Psychology as a Design Tool?

By Jesse Miller

bcFELLOWs declare a public interest area for study. Themes such as density, connectivity, public space, practice, equity or others are explored.  Over the course of the fellowship year, each Fellow will share discoveries made during their investigations with final work published for public benefit.

Psychology as a design tool

What tools can architects develop through research on psychology and social issues to more deeply understand clients and context, and to better address social problems? How can architects better work toward addressing social problems? By more deeply understanding and engaging clients and context.

How can architects acquire the necessary knowledge to do that? Research common social problems and how people react to environments.

The spark for this inquiry occurred while I was attending an Americorps VISTA pre-service orientation, a series of discussions on VISTA’s mission to fight poverty. Maslow’s Hierarchy of Needs was the topic of one session. We discussed how some needs (such as love or self esteem) are not able to be met until others are satisfied (such as hunger or security). Many of us present were familiar with this concept but had not considered how it could be used as a tool in our work. I began to wonder if researching psychology might help develop tools that would strengthen architecture. Specifically architecture that aims to address social problems, a focus that is part of the growing field known as Public Interest Design.

Perhaps the increasing enthusiasm for Public Interest Design can be attributed to its use of a more inclusive approach to solving common social problems. The traditional patronage model, or “what-the-client-wants” approach, is being altered to include the question: What will best benefit the surrounding community and public at large? To work in such a way necessitates a skill set that requires an understanding of how people live, think, and relate to their environment.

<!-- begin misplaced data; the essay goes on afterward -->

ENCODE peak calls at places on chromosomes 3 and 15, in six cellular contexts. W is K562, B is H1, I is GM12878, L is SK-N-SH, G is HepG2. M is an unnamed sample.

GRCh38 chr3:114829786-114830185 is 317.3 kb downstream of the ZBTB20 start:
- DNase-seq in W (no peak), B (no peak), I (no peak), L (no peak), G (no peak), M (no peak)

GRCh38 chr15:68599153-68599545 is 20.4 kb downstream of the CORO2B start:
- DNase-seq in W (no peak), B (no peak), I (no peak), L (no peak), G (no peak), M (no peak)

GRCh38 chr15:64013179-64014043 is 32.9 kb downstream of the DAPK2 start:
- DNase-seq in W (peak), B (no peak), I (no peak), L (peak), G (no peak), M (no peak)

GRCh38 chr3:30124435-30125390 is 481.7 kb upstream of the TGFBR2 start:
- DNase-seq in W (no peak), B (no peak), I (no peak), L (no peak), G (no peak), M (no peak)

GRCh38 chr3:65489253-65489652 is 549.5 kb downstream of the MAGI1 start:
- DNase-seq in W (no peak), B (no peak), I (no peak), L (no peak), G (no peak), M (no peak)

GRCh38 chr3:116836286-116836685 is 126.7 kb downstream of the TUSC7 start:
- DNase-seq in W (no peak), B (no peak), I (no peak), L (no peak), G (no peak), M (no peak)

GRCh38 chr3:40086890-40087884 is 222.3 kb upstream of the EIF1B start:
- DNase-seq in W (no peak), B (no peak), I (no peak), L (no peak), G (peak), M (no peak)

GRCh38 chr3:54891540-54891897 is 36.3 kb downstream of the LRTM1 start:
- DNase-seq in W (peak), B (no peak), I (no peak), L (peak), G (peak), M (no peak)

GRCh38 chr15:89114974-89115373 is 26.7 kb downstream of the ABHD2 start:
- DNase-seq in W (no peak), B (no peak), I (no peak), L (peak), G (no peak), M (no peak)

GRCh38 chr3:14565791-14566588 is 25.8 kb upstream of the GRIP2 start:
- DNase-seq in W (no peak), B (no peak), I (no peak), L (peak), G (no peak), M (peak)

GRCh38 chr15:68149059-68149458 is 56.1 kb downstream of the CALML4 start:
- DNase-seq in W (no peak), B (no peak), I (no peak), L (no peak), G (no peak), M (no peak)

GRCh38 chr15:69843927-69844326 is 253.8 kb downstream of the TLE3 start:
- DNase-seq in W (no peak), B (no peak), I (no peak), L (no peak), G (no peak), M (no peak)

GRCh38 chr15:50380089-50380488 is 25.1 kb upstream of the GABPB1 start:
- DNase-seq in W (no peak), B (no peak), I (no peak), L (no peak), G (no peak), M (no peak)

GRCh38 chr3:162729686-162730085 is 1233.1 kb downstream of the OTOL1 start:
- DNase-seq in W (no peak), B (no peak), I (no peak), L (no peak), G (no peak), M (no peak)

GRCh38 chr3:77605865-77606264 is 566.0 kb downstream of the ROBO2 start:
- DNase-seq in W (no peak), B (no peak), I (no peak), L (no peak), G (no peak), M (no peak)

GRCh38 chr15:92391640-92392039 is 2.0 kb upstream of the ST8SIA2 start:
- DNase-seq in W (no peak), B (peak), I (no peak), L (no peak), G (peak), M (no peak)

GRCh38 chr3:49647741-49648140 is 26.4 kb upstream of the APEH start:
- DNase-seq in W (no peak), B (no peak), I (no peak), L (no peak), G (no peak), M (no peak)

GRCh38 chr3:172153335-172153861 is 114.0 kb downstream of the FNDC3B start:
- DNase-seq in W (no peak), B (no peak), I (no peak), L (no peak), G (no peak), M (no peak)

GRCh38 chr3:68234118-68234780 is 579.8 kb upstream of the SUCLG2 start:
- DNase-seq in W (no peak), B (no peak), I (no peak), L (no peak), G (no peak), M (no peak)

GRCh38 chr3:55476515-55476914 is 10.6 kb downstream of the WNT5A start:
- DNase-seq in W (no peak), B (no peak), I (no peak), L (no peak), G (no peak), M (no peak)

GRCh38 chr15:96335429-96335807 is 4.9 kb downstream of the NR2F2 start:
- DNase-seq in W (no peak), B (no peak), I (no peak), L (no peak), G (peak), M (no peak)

This inquiry will be guided by many sources including literature on motivation theory, group relations theory, and social issues. Existing community engagement toolkits, project evaluation tools, and social worker training guides will illustrate what other groups have already determined to be best practices. Discussions with Dallas community groups, non-profits, and architecture firms with a stated commitment to the public interest will provide a local context. The outcome of this inquiry is a yet-to-be-determined set of tools and knowledge that will inform and complement how an architect can work.

Studying psychology and social issues opens opportunities to add a skill set to architecture. It adds evaluation tools, adds value to work, and adds integrity to the profession. All while better enabling architects and communities to do work that is more rewarding. Jesse Miller, a 2012 bcFELLOW, hails from Indiana and enjoys bicycles, growing food, continuously learning, and inclusive design.